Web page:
Tackling Flight Delays Proactively: Insurance to Rescue Stranded Passengers

Delays and flight cancellations are not planned; they result from unforeseen occurrences.

The consequences of such disruptions are far-reaching.

Recently, the minister of Aviation and Aerospace Development, Mr. Festus Keyamo stated that airlines would soon be required to compensate passengers if reasons given are not natural.

In this special report, our correspondent Nosa Aituamen explores reasons beyond natural occurrences that could be the cause for delays and cancellations.

Air travel, while fast and convenient, is not immune to disruptions, and issues like delays and cancellations can throw passengers off balance.

These problems become particularly frustrating when passengers have business appointments, meetings, deliveries, or connecting flights, leading to financial loss and missed opportunities.

Airlines often attribute these occurrences to factors beyond their control, such as weather, inadequate airport infrastructure, personnel shortages, power supply issues, and scarcity of aviation fuel.

Spokesman, Airline Operators of Nigeria (AON), Dr. Obiora Okonkwo, emphasizes that most of the time, it is not the airlines’ fault.

“What causes delay, it is 99% outside the operator’s even if you provide all the facilities in this world, there must always be delay and the only thing to do when flights are delayed, it is to reschedule. When this thing happens here, people call for the head of the operators”.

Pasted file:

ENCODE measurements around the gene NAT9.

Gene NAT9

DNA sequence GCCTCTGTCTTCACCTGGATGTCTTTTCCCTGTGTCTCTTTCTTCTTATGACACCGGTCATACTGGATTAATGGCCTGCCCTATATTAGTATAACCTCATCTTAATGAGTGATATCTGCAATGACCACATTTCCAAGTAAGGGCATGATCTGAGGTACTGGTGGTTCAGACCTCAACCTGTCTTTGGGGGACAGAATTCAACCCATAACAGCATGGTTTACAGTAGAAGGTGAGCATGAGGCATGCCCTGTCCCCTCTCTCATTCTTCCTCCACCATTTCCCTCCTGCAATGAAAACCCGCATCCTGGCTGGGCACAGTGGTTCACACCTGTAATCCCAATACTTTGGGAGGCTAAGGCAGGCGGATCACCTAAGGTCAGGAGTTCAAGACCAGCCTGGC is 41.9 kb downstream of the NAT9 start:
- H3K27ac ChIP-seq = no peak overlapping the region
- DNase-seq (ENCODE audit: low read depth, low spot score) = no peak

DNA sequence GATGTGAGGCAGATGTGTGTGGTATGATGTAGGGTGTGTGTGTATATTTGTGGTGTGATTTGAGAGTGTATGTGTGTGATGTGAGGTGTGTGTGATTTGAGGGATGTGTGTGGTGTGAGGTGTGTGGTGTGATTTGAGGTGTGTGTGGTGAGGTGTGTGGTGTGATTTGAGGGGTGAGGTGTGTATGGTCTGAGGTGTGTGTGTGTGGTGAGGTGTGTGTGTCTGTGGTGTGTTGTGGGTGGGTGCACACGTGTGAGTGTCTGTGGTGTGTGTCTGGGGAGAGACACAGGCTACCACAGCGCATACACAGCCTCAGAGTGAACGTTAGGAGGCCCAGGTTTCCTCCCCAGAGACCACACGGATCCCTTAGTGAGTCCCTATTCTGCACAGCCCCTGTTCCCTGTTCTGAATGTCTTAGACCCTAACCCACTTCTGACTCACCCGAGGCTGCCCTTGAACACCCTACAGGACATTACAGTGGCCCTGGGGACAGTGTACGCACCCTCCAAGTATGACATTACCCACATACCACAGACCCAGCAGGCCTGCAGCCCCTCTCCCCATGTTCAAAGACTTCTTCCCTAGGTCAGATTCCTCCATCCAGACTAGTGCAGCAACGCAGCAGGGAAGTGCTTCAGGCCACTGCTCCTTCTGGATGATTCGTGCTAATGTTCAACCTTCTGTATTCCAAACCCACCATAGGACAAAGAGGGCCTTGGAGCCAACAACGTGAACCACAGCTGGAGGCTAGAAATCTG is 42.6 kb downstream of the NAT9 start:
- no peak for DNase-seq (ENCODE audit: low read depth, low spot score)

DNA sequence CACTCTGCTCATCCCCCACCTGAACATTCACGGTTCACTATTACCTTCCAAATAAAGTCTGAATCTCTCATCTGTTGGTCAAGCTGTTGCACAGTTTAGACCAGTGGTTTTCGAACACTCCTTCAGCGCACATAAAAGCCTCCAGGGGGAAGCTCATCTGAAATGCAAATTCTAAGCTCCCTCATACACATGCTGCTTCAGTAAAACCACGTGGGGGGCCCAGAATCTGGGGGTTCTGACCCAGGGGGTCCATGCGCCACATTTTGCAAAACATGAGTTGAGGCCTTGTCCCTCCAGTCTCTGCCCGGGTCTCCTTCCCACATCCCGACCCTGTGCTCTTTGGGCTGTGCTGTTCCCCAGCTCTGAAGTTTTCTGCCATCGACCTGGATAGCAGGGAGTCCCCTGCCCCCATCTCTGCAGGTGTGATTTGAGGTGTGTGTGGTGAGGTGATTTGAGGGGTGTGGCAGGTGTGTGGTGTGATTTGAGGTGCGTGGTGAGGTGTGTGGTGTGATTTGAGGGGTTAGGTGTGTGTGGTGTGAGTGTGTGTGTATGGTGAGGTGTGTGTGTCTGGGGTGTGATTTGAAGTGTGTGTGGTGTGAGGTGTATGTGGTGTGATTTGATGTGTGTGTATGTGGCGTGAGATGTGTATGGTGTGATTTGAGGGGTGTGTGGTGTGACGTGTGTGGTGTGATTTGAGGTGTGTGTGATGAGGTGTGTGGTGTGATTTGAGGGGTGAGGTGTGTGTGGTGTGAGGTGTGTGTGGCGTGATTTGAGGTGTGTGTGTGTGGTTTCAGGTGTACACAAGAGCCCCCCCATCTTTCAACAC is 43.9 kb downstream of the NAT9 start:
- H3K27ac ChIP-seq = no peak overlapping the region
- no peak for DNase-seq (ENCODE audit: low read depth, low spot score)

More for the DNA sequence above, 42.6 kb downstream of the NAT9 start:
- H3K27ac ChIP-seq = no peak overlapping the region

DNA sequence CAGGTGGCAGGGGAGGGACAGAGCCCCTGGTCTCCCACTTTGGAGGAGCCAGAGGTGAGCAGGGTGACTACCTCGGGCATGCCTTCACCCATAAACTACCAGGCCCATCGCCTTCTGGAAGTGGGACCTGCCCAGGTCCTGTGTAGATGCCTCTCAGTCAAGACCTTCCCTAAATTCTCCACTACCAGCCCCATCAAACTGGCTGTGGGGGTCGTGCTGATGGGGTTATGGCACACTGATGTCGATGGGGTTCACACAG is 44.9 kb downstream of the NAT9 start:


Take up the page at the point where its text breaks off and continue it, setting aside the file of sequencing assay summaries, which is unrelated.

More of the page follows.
However, sometimes delays and cancellations are indeed the fault of airlines due to inadequate aircraft, technical issues, and crew shortages.

Unfortunately, this truth is not always communicated to passengers, leaving them in limbo and sometimes leading to unruly behavior.

The Director-General of the Nigeria Civil Aviation Authority (NCAA), Captain Chris Njomo, assured that consumer protection regulations would be invoked.

“We will ensure that airlines care for passengers for flight Disruptions and that their rights are always protected”.

In response to public outcry, Minister of Aviation and Aerospace Development Mr Festus Keyamo met with operators and vowed to address the problem.

He acknowledged that delays could sometimes be the fault of the agencies involved, and based on this, they are involving insurance companies to assist affected passengers.

“The insurance companies have undertaken to ensure their flight tickets, the moment there is a delay or there is cancellations, customers who are willing to quickly catch the next flight, the insurance company will pay for the ticket on the spot, the details are being worked out but we have come to a preliminary agreement they are prepared to go with us on that”.

An airline operator, Captain Ado Sanusi raised the question of who will compensate airlines for delays and cancellations due to infrastructure deficits.

“Infrastructure might cause the delay, we have only one X-ray machine working and there is a congestion so, who pays the delay? So, I think it is a good idea to say that, the airlines should take responsibility but also the parastatals to also take responsibility for that the delays. Everybody should take responsibility”.

Recognizing the infrastructure deficit, Managing Director of the Federal Airports Authority of Nigeria (FAAN), Mrs. Olubunmni Kuku stated that efforts are underway to address the issue.

“There has to be a solution because we cannot afford to keep this going, we owe it to our passengers, we owe it to ourselves. It is our core responsibility at FAAN to provide a good passenger experience with good infrastructure, safety and comfort”.

While flight delays and cancellations cannot be entirely eliminated, proactive measures and collaborative efforts are essential to minimizing their impact.

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